- COVID-19 offers a chance to reset and reshape the world in a more sustainable way.
- It is up to every individual and corporation to take ownership of the future.
- Here are three steps business leaders can take to hasten this vital transition.
Much has been said about the opportunities to reset that COVID-19 affords us. We can reset specific industries (such as aviation, healthcare and energy); the way financial systems work; the way we tackle climate change; and even our chosen brand of capitalism. We can imagine another world, one in which we can sustain ourselves as envisioned in the UN’s Sustainable Development Goals (SDGs) and collectively prosper, if we start from the ground up with lessons from the pandemic.
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At the most fundamental level, COVID-19 reveals three things:
1. Planet: Human activity is strongly related to climate change. The lockdown has resulted in rare sightings of blue skies from Beijing to Delhi, and worldwide CO2 emissions are predicted to fall by 8% in 2020.
2. People: COVID-19 has been hailed as the “big equalizer,” but the reality is that we aren’t equally resilient as a society. Socio-economic status is strongly related to vulnerabilities of all sorts, with the poor and underprivileged in harm’s way to a disproportionate extent.
3. Profit: We cannot survive for long without economic activity and the creation of financial value. Millions of businesses are failing in the face of the pandemic and as many as 40% of businesses may not reopen after this disaster.
In essence, we need to manage climate-related risks, strengthen our social fabric and inspire economic activity that creates value for humankind if we are to create a world that is sustainable and well-equipped to combat impending crises.
So what will it take to achieve this symbiosis between people, planet and profit – also referred to as the “triple bottom line” – in contrast to the single bottom line of profit alone? For starters, we must accept a basic truism: in a world of finite resources, maximizing private gain inevitably leads to collective loss - that is, the loss of common goods, a phenomenon known as the tragedy of the commons. For example if, in a bid to boost profits, global multinationals build and run factories but do not pay for the pollution they create, we get global warming. The collective is more important than the individual.
If COVID-19 has taught us anything about how to surmount our socio-environmental challenges, it is that each one of us – as individuals, companies or governments – needs to take ownership of our future. Being a bystander is no longer an option. Yet, if you’re like one of the thousands of executives I have encountered over the years, you likely believe that sustainability – that is, the wellbeing of our planet and its people – is important, but it’s “someone else’s problem”. In companies with a sustainability department, everyone points to that department as being responsible for everything sustainability-related.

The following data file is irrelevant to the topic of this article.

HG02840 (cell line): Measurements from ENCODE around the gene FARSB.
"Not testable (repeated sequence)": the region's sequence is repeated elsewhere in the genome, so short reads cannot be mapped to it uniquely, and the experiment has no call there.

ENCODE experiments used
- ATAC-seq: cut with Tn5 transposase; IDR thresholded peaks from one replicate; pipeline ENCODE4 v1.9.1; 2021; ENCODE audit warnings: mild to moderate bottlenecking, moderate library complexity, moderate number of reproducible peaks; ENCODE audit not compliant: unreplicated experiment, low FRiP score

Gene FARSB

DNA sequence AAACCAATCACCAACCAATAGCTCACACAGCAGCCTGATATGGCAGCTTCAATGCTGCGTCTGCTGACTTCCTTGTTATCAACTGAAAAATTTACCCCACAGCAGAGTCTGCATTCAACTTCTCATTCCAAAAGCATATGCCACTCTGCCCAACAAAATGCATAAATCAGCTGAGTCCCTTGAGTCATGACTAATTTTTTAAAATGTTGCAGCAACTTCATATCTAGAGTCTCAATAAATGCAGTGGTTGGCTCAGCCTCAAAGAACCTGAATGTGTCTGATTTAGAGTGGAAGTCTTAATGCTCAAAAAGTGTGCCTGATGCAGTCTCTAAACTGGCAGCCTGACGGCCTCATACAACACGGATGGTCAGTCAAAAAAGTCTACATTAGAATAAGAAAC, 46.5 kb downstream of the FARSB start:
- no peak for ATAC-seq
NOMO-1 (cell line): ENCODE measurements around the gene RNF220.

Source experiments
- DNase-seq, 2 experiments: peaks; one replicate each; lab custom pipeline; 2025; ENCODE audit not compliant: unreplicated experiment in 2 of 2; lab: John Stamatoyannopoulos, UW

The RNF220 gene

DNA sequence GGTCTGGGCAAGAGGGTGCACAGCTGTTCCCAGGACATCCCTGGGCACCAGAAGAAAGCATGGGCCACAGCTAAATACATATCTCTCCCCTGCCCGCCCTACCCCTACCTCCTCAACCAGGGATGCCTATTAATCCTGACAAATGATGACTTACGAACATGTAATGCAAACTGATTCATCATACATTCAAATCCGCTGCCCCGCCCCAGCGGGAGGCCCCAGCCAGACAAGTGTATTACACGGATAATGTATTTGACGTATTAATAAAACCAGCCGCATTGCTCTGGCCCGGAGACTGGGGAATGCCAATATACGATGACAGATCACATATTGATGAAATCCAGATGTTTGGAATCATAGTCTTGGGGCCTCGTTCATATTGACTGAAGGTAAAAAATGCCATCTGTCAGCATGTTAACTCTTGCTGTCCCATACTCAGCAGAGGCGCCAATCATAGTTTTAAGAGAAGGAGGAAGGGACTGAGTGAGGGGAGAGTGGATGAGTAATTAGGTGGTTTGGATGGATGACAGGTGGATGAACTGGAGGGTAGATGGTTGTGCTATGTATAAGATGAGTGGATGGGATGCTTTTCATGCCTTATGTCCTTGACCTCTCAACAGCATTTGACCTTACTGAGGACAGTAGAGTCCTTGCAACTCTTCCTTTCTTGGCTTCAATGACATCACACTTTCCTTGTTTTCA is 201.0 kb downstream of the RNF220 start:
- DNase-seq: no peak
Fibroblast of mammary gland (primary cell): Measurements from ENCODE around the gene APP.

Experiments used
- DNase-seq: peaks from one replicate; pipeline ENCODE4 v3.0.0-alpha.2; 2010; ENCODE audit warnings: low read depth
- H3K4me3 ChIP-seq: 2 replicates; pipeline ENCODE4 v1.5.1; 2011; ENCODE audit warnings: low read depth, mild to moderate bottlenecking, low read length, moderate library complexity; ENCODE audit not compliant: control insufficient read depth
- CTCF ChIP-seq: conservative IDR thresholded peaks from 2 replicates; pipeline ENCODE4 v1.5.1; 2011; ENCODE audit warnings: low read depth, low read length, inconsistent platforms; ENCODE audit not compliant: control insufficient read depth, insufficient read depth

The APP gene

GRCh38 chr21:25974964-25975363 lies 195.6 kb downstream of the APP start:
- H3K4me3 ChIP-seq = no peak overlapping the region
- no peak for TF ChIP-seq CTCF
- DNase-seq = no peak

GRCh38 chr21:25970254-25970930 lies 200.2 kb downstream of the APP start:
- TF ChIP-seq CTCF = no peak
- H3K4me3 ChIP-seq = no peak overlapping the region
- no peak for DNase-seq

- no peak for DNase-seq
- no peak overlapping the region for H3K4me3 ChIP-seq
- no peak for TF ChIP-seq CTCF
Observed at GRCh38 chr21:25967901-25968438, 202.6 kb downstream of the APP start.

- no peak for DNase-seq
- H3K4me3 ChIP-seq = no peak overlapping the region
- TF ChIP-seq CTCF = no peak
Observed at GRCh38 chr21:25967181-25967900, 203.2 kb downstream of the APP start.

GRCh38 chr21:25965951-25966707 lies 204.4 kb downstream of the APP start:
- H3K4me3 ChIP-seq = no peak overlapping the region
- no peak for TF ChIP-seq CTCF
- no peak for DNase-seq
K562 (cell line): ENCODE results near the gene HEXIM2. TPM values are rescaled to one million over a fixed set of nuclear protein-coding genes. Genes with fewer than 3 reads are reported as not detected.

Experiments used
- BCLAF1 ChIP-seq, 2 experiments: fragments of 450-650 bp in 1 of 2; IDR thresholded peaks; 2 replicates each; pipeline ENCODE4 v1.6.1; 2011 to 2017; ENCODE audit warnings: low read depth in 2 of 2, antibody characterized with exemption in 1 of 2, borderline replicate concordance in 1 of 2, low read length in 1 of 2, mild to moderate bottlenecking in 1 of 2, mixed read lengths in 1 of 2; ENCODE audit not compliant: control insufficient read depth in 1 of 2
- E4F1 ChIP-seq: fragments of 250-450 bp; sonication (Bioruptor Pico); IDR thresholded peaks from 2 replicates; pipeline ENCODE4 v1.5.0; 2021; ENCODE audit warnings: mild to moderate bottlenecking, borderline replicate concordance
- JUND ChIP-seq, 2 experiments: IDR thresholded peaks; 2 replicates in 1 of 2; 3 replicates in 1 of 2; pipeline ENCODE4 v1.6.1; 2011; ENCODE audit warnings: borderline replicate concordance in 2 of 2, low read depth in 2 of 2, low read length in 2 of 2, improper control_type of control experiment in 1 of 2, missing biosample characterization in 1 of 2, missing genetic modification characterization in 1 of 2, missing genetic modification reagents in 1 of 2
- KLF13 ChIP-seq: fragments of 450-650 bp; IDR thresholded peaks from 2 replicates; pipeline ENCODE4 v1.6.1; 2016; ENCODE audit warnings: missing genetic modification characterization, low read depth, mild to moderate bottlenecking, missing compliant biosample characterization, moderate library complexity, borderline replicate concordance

Why is it that something as important as sustainability is given short shrift by so many in the corporate sphere? Over the past years, I’ve visited dozens of large, publicly listed companies and spoken with hundreds of employees to try to find out. I’ve been to head offices, mines, stores and factories, travelling from Madagascar to India to Chile’s Atacama Desert.
My findings, discussed in my book Small Actions, Big Difference, reveal that only a handful of companies are truly successful at integrating socio-environmental criteria into every business decision. These companies have successfully instilled a sense of sustainability ownership in their employees and have engaged them in the firm's sustainability journey. In contrast, most companies fail to grasp the nuances of the sustainability concept and thus are unable to galvanize their employees to integrate sustainability into their everyday operations. This is unfortunate because sustainability permeates every aspect of a company’s operations – from procurement to disposal – and it is only with the active engagement of every employee that companies can transform their business models to be more sustainable. Unilever, a global leader in sustainability, is, for instance, very clear that sustainability is the responsibility of everyone in the organization. Not only are companies like Unilever at the top in terms of socio-environmental progress, but they also have a more engaged and productive workforce and are more profitable in the long run.
The playbook of how to transition to a sustainable business model presented in my book is remarkably applicable to the COVID-19 reset we require and expect of companies. Rather than delve into the details, it may be more instructive to condense the model and present three major steps that are highly applicable to the COVID-19 reset.
1. Define corporate purpose